Four Michigan councilmembers kneel for Pledge of Allegiance before council meeting
As part of a growing national movement to protest police brutality and racial injustice, four Ann Arbor, Mich., councilmembers took a knee during the Pledge of Allegiance on Oct. 16, Fox News Insider reports.
Third-term Councilmember Sumi Kailasapathy planned the protest, and got three other council members to participate, according to MLive. She said it was to show her commitment for “upholding democratic values.”
"For me, taking a knee is also showing solidarity with the group of people who have been doing this at the national level," she told MLive.
For council member Chuck Warpehoski, kneeling was “an act of attention, of concern and of respect,” he wrote in a blog post, per MLive.
“It is in that spirit that I take a knee at tonight's City Council meeting: out of respect for the aspiration that we be a nation 'with liberty and justice for all,' with full attention that we fall short of that ideal in many ways, and with humble dedication to continue to work that the promise of the pledge may be fulfilled,” he wrote.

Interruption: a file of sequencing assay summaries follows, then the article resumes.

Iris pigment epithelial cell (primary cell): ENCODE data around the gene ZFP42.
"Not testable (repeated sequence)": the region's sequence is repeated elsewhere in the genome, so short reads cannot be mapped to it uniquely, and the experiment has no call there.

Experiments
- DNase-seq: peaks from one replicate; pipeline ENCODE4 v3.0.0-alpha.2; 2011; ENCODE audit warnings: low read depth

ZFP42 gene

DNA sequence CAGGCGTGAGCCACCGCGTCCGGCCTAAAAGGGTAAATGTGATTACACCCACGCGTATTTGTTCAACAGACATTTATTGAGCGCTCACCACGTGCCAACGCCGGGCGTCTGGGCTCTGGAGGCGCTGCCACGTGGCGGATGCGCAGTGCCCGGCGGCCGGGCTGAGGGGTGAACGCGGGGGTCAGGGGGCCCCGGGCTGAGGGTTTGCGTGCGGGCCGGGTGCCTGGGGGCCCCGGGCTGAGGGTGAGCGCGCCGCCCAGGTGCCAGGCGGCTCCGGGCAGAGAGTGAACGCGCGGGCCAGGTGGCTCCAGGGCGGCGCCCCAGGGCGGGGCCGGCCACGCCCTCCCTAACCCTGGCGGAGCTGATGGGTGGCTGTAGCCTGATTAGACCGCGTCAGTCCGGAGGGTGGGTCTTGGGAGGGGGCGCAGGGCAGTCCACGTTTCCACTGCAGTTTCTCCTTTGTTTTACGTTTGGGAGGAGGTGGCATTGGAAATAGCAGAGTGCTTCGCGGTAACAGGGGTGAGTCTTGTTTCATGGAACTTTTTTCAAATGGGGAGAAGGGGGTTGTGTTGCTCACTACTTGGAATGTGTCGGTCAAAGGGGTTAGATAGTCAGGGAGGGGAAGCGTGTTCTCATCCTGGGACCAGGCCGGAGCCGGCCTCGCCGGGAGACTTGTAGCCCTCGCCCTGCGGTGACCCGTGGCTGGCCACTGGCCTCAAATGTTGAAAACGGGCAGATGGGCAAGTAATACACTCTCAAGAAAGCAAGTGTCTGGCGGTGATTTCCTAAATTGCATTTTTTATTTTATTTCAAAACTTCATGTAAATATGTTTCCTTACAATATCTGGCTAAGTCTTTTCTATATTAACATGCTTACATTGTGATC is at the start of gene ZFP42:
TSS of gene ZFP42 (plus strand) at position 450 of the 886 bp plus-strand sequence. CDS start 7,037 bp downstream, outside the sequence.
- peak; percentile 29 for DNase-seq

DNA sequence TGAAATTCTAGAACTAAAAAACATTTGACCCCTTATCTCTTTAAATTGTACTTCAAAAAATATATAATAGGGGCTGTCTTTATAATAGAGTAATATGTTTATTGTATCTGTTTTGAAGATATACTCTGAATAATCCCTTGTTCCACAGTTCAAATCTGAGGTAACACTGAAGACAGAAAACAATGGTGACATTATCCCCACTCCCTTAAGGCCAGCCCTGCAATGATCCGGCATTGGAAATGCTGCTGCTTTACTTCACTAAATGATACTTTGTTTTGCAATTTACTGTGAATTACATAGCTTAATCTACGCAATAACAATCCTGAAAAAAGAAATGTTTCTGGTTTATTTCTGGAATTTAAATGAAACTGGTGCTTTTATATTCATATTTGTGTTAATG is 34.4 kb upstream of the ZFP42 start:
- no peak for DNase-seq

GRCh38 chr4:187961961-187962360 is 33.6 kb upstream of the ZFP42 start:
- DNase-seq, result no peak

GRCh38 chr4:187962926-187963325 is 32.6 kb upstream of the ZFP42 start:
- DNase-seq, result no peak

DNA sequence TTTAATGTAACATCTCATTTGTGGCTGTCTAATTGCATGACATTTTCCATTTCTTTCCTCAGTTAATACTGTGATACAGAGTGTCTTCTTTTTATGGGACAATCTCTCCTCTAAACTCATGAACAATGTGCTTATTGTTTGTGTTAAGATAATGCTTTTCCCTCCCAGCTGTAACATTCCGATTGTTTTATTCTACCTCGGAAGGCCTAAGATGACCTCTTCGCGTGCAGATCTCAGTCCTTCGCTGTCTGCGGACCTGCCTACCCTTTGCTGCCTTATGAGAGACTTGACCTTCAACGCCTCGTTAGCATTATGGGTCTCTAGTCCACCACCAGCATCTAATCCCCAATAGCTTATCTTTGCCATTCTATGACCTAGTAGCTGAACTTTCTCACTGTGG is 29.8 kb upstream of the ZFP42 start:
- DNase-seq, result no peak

The action first gained widespread attention when former San Francisco 49ers football player Colin Kaepernick knelt during the national anthem before a 2016 preseason football game to protest the treatment of African-Americans in the country, per NFL.com. The same year, New York City Councilman Jumaane Williams sat during the Pledge of Allegiance’ recitation before the council’s monthly meeting, The Observer reports. During that season, multiple NFL players joined Kaepernick's protest, CBS News reports.
President Donald Trump condemned kneeling during the nation earlier this year, calling for National Football League (NFL) coaches to fire players who followed Kaepernick’s actions and calling a player who kneels a “son of a bitch.” per CNN. “That's a total disrespect of our heritage. That's a total disrespect for everything we stand for," Trump said at the time, per CNN.
Since his remarks, numerous NFL players have knelt during the national anthem. It remains to be seen if more city administrators across the U.S. follow suit with the Ann Arbor officials.
"People tell me to go back to my country and I don't know how to tell them that this is my country, this is my home, and I work very hard to take care of and support my community. If I leave, where am I going to go? " Kailasapathy told CNN.